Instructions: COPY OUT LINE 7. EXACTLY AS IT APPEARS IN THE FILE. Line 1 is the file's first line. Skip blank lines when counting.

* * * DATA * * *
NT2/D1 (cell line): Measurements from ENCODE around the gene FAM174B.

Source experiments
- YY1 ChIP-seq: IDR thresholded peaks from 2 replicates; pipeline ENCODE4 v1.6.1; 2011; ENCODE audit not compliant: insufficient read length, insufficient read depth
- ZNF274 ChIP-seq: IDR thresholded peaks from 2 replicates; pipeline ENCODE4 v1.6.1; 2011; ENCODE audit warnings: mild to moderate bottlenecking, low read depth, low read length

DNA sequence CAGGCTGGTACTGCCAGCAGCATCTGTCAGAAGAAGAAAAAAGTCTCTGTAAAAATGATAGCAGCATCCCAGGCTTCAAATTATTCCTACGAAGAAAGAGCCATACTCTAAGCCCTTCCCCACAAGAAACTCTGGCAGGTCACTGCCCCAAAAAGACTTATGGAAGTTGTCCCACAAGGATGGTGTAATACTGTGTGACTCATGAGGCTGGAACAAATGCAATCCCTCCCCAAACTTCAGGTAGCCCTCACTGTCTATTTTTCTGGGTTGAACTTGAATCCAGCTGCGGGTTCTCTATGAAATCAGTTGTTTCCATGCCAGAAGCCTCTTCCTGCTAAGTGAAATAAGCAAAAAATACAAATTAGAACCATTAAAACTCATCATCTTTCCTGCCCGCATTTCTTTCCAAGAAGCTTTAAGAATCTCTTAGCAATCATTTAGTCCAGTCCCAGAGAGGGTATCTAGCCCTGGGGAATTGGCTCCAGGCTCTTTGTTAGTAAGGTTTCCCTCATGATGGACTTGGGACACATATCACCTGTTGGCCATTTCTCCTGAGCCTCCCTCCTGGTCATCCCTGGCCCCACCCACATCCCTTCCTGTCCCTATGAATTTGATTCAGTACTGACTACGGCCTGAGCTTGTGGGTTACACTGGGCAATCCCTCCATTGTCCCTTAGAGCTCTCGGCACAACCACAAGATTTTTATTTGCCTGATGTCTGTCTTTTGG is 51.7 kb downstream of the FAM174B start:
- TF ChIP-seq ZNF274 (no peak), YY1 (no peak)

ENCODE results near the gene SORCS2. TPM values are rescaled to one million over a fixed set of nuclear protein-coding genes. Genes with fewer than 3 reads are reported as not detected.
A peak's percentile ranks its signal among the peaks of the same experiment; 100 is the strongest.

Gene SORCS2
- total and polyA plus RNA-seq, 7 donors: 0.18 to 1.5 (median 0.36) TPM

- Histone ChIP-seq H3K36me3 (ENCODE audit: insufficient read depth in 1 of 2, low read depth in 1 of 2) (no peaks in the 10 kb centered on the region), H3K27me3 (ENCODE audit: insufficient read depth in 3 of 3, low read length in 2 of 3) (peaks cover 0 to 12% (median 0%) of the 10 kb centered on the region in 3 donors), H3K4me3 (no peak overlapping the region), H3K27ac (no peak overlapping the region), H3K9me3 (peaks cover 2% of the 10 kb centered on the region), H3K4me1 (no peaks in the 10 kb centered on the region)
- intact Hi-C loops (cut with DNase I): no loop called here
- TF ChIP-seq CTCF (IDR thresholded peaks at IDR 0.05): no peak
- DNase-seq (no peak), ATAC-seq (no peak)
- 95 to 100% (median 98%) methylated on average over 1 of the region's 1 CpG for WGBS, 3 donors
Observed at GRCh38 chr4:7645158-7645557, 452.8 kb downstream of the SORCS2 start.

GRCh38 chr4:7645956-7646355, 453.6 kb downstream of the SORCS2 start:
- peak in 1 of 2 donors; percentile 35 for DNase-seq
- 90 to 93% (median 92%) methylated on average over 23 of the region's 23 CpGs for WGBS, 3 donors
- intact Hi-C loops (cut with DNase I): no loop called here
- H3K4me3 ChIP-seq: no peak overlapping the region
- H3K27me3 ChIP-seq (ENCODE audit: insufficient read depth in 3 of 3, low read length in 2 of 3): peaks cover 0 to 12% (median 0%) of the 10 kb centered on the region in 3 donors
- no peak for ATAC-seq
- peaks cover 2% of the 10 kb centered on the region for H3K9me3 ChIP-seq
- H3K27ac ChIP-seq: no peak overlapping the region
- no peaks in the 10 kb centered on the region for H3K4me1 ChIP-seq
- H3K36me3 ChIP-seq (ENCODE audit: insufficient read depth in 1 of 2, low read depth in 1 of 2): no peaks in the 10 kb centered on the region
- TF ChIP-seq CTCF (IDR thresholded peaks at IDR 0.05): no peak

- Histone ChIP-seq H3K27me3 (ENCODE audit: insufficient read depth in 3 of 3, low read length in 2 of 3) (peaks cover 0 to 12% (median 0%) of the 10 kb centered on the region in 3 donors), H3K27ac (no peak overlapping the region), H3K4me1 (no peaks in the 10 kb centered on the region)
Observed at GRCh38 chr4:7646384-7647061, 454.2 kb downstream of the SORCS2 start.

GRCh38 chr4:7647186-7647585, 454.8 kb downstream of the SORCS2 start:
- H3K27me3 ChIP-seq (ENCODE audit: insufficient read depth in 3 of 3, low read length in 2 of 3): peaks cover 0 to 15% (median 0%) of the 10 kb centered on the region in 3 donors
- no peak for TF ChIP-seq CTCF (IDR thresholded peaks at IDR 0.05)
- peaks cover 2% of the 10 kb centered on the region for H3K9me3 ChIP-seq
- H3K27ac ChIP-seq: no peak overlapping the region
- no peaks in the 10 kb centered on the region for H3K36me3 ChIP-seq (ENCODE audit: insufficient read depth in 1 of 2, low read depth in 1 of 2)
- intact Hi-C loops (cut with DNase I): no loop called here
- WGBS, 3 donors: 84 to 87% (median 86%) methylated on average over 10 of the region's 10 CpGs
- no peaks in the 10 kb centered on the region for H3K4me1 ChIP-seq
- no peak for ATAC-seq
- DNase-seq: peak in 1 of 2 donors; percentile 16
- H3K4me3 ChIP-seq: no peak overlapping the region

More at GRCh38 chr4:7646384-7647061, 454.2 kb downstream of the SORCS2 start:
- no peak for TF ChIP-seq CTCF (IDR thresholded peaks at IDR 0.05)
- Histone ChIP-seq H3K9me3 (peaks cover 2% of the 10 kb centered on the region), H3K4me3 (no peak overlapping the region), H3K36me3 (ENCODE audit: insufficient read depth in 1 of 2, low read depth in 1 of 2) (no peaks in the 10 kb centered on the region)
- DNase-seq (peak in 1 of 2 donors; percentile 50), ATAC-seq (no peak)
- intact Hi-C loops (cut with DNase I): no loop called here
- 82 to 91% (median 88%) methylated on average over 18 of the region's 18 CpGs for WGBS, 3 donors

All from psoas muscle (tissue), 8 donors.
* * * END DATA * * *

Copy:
ENCODE results near the gene SORCS2. TPM values are rescaled to one million over a fixed set of nuclear protein-coding genes. Genes with fewer than 3 reads are reported as not detected.